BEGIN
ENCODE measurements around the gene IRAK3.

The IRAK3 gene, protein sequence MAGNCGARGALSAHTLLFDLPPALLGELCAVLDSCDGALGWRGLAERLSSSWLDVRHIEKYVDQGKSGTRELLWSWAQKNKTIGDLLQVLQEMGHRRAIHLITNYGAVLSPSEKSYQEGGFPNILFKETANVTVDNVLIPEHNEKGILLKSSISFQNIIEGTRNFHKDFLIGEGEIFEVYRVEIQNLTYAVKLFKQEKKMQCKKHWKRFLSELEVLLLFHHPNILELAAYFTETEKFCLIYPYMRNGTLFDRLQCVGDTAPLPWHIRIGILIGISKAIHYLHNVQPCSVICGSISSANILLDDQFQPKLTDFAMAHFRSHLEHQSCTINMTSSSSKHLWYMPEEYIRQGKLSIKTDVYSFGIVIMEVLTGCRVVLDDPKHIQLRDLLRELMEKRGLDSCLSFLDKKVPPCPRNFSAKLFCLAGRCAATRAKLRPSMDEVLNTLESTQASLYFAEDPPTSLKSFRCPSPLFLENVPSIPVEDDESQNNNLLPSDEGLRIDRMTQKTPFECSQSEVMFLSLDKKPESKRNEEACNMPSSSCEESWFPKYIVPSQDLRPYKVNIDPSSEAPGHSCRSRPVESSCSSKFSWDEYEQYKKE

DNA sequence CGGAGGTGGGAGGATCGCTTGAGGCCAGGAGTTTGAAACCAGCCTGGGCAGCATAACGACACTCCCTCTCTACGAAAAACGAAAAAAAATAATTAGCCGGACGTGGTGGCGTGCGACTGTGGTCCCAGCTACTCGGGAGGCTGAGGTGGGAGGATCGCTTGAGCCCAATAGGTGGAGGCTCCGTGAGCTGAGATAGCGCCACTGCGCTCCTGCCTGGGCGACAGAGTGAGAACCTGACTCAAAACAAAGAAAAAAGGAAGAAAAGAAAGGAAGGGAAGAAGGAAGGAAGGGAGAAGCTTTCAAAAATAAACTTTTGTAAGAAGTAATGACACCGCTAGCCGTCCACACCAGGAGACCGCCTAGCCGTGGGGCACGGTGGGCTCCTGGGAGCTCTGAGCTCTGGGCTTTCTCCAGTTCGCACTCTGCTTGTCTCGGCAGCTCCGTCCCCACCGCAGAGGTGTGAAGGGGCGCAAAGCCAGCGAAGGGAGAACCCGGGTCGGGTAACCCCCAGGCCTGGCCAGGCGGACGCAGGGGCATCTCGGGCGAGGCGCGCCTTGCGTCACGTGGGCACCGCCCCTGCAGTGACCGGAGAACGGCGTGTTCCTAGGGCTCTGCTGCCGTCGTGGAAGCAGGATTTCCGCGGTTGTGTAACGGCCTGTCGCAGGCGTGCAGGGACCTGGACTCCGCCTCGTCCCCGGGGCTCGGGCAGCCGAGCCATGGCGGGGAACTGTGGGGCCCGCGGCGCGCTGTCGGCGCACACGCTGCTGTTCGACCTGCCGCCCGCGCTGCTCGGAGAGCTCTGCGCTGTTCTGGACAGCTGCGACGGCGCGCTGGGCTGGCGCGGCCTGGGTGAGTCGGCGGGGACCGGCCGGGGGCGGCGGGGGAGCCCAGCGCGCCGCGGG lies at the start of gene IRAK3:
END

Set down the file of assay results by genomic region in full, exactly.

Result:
ENCODE measurements around the gene IRAK3.

The IRAK3 gene, protein sequence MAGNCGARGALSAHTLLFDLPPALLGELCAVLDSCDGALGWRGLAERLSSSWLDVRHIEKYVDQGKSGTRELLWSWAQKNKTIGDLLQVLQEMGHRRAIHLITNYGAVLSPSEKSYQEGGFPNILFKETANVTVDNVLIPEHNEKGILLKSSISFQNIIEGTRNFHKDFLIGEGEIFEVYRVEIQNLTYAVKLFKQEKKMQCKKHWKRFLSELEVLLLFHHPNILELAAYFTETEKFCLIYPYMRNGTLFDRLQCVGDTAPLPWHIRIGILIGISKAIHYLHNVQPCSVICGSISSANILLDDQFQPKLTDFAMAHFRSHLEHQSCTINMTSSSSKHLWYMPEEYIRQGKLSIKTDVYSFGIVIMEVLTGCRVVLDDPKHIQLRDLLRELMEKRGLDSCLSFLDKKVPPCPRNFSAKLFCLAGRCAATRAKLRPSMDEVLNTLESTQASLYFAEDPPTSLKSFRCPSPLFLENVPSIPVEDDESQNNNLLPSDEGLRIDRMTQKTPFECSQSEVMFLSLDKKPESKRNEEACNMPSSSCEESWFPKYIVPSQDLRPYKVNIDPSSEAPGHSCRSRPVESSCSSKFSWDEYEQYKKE

DNA sequence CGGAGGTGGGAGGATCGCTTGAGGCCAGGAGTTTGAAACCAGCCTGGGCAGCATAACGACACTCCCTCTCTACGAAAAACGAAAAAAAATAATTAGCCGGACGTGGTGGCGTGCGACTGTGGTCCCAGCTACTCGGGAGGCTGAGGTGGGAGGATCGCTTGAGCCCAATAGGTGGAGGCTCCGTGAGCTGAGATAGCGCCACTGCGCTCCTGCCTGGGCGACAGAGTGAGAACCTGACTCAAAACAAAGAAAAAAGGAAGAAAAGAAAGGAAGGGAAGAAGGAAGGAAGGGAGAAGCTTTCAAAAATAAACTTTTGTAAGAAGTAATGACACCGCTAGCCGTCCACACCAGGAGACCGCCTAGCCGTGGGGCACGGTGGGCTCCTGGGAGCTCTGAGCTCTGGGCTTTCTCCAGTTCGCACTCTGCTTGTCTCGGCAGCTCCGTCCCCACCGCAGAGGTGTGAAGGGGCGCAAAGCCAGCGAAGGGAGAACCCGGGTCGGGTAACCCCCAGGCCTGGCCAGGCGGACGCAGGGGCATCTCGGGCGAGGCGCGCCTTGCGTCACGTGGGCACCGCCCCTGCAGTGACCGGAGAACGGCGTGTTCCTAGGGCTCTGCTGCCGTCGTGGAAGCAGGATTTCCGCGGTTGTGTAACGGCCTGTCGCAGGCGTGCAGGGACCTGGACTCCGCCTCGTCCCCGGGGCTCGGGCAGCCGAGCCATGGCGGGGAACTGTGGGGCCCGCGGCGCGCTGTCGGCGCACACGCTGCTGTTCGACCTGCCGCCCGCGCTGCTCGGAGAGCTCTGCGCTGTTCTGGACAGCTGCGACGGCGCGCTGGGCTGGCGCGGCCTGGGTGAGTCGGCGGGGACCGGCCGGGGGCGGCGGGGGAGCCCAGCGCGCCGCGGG lies at the start of gene IRAK3: